My mother, Shirley, sent me a note recently (and a card and a nice gift) for my July 12 birthday and in it she said: “I know what you do for entertainment, but what do you do for work?” So, I thought that for this blog entry I will offer an edited version of the letter I wrote to my mother, which talks about what I do when I’m not entertaining myself, and a bit about what’s been going on since I returned from 10 days of training in Pretoria, the capital and city of PC headquarters. (Some of the training included my supervisor and a “counterpart” from the program where I volunteer). Some of this info has been reported here and there in Facebook posts, so if you’re a follower on FB, sorry for the repetition!
The first 90 days after training was the “community integration period” when I was supposed to be getting to know my collection of villages, my neighbors, community leaders, the local police chief and so forth, and researching what my community needs. Toward the end of that period, I wrote a long — 16 page — report, which I took to Pretoria for the training and for sharing with my Peace Corps supervisors.
That was a couple of weeks ago. Part of my report was to identify several possible projects I could do to finish out my two years. I’ve identified 14. Now I and my supervisor will decide which 2 or 3 or 4 projects I will do. A couple could be bigger projects; a couple could be “secondary projects,” which tend to be smaller – but not necessarily. One will definitely be helping Masiphile Community Care Centre develop a website, which would help with fundraising and make their work better known. Another likely will be to help area senior citizens – we call them elders — market products they make: purses, mats, hats and cell phone holders. There are people in America or big cities in So. Africa who would buy these things if a way can be found to get them there affordably. This would bring in a modest amount of income for Masiphile, and, just as important, bring income to families in an area with an unemployment rate north of 60%. I may also help start a support group for men who are HIV+, aided by a local man, another of our volunteers who speaks fluent Zulu. Another possibility is a recycling project that might make us a little money. We’re also talking about adding to the garden we’ve already started via more efficient “perma-gardening” so that healthy vegetables could be provided to low-income families and/or people who have chronic illnesses like HIV or TB and need to eat nutritiously.
The important things to the Peace Corps are that the projects, either directly or indirectly, address the HIV/AIDS problem, and be “sustainable” and “add capacity.” That means that I train local people to continue the projects after I leave in 2 years. Often what volunteers do is start “income-generating projects” to make money to support the health work. This is considered helping with prevention of HIV which is of course our main goal. I’m also always on the lookout for grant opportunities which could bring in resources for Masiphile. This involves Internet research and writing of some info-seeking emails or helping prepare grant application letters. I also often accompany my supervisor to various meetings to learn more about the community and meet various leaders and government representatives.
Recently, my supervisor, Nonhlanhla, has decided that our “non-governmental organization” (NGO) should take a more active role in local efforts to address child abuse, and at a rural village this past week was a kickoff event. Nonhlanhla (who is also the project manager) was supposed to speak, along with a bunch of government types, about child abuse. She told me to just meet her there instead of going to the office. She was to represent what’s called the “NGO Sector.” It was supposed to start at 10, but things weren’t cranked up to actually start until about 11, which is typical – I’ve yet to go to a meeting that actually started at the scheduled time. People here are always on what’s called “Africa time.” At about one minute before it started, she called and said she was stuck in a meeting and could not make it to the event. She asked me to speak instead!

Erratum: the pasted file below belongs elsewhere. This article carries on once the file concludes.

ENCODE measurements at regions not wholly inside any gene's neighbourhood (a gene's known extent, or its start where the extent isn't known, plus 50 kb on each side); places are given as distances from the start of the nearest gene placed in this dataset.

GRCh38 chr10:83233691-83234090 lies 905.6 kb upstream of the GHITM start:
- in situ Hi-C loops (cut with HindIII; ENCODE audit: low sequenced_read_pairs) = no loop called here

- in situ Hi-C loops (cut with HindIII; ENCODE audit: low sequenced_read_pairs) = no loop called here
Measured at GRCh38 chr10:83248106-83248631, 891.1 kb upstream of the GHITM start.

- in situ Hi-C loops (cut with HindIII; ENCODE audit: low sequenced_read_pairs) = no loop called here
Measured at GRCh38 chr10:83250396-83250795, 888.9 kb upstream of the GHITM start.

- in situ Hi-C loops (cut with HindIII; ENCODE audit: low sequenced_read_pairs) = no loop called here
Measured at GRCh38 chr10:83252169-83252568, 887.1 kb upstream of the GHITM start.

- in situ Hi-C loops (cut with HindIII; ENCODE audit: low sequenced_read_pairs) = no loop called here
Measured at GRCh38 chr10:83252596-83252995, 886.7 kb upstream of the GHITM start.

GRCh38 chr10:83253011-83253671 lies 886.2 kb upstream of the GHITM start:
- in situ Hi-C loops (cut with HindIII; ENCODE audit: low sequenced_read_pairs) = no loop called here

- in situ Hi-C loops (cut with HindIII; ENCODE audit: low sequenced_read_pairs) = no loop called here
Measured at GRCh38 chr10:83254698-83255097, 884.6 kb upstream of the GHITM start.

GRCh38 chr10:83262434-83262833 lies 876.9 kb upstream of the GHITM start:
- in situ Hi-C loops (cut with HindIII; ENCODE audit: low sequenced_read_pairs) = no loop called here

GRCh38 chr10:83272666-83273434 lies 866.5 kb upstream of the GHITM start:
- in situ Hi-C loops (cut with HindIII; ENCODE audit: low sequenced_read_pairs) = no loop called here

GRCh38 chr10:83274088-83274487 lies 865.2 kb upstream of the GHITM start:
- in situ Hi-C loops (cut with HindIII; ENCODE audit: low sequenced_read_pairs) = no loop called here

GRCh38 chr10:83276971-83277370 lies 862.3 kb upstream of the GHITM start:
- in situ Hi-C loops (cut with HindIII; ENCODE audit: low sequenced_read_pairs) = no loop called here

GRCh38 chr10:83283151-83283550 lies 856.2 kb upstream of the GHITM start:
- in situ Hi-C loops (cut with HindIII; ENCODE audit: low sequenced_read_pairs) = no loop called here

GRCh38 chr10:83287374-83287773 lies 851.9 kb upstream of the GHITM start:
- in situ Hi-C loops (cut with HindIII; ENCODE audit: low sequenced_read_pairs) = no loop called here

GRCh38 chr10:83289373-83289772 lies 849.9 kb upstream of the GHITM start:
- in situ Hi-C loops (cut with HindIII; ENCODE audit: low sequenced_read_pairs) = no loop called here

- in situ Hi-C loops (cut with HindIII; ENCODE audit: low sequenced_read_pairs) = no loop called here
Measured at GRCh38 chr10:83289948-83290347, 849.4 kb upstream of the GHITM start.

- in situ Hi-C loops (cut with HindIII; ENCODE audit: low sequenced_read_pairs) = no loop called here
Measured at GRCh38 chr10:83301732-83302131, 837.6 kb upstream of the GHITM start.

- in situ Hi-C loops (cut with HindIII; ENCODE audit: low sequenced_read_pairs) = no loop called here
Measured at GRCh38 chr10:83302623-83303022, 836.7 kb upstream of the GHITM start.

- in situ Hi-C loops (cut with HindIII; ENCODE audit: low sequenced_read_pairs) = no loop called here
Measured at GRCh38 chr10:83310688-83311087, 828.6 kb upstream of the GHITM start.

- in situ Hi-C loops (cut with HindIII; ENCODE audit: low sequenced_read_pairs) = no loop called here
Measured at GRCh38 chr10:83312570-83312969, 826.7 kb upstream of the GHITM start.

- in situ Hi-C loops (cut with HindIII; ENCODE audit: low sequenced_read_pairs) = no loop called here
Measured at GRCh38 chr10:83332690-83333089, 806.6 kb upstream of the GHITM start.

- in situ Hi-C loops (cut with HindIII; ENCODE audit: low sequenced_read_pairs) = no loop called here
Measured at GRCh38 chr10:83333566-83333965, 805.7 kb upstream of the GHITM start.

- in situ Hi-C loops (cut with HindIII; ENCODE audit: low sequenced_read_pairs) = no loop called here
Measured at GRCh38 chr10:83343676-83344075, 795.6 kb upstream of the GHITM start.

This was actually do-able, since the day before I had prepared a few remarks about child abuse in preparation for speaking for about 5 minutes a couple of days later at a similar event – but I wasn’t planning on speaking that day, especially in front of 100 people who speak mostly Zulu! Fortunately, I had brought my prepared remarks with me, though I didn’t know I would need them. I did need someone to interpret. Ultimately, I gave an abbreviated version of my “speech” that lasted a couple of minutes instead of 5. I was able to greet the audience in Zulu, say my name and explain that I am a volunteer from “Amelika” (America) who volunteers at Masiphile Community Care Center, also in Zulu.
Then I switched to English and the local councilman for that ward, a man named Mkhize (em-KEY-zay), translated for me. He’s a very good man and I’ve come to admire and respect him a lot. He also teaches at one of the local high schools. He also routinely has 2 armed bodyguards because local politics can be dangerous here. This is unheard of in America except maybe in places like LA, or Chicago or New York. There were 6 or 8 police cars at this event and at least 20 officers, many wearing bullet-proof armor and patrolling the perimeter with semi-automatic rifles. I don’t know if this is routine or if there’s some reason there was a heightened level of security. I do know that Mkhize was sort of promoted recently when the rest of the council voted out the mayor, which means, I think, that Mkhize, who was the “speaker” is now the deputy mayor (the deputy mayor became the mayor). This could means he gets a higher level of protection.